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ARI Blog: Article

Liability Insurance Savings Tips for Restoration Contractors

If you are a restoration contractor, the odds are you spend a fair amount on commercial insurance. While it is true that construction carries a diverse range of risks, such as worker injury and theft, there are several ways for restoration contractors to save on their insurance.

Bundle Policies

Though not as easy for restoration contractors, there are opportunities to bundle some of your insurance policies for premium savings. The key here is to find an agency that specializes in restoration contractors. These agencies have usually worked with insurance companies to create specialty programs where multiple coverages can be bundled under the same policy.

Take Preventative Measures to Stop Theft

Theft is a huge pain not just because of vanished materials and equipment. There is also the time spent on replacing materials and the costs of downtime and project overruns. Your insurance premiums may also increase. Because many job sites follow poor theft-preventative measures, you might qualify for better insurance premiums if you prove that you take precautionary measures. And even if you do not get a rate reduction, your business drastically cuts its chances of becoming a victim of theft. Here is what you can do.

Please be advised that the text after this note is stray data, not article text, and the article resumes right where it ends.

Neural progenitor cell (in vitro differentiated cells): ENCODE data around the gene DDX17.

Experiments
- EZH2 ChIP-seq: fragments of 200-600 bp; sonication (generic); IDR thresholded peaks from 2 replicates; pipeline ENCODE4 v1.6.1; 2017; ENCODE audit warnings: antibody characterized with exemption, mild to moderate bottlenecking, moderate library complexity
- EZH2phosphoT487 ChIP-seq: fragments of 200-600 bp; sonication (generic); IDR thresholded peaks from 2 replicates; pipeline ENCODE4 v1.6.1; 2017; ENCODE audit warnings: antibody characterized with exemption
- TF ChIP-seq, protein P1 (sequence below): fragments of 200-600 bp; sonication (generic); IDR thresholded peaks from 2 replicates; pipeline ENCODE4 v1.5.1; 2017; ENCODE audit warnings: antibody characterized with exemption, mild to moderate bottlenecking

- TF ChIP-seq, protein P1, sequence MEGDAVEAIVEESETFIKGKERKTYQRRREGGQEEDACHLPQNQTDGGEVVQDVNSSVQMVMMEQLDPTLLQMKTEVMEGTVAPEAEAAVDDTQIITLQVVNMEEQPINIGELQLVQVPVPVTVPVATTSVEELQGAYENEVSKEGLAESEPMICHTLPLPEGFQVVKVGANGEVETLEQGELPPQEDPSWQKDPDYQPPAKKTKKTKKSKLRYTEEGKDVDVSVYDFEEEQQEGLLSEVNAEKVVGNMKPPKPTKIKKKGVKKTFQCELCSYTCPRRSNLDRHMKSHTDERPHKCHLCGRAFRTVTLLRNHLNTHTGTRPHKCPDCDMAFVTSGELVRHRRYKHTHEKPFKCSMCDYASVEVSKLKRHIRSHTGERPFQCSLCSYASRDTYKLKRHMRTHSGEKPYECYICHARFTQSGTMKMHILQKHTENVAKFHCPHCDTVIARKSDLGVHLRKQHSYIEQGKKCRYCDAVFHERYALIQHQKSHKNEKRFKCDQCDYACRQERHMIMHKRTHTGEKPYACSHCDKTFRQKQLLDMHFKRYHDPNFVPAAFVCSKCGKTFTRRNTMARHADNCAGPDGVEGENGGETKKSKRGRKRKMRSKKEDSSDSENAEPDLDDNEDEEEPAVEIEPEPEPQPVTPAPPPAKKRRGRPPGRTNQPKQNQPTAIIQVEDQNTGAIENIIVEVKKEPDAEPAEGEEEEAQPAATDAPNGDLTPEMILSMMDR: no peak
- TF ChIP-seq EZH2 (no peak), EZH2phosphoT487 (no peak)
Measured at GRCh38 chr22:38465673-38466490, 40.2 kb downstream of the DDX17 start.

• Use different keys for different pieces of equipment.

  • Lockdown/secure job sites at night and on weekends. For example, invest in nighttime lighting, cameras, and sturdy fencing with minimal access.

  • Secure construction cabs.

  • Maintain exemplary records that include product identification numbers.

  • Log all items entering and leaving the site.

  • Perform stringent background checks on employees.

Enhance Safety Procedures

Improving safety procedures is another excellent way to save on restoration insurance. For example, you could have scaffolding, head protection, fall protection, and electrical protection for workers and passersby that exceed the required minimums. Furthermore, make safety a top-down concern in the culture of your business, and extend it to subcontractors as well.

Implement Risk Management

If you do not already have risk management procedures, now is the time to implement them. Such systems help you identify, anticipate, mitigate, and address potential risks. You will be better informed when you make decisions and have improved, data-driven justifications to bring to your insurance company. You will save money in general, too; for best results, involve the entire business in risk management, and account for it on levels including design, contracts, and finance.

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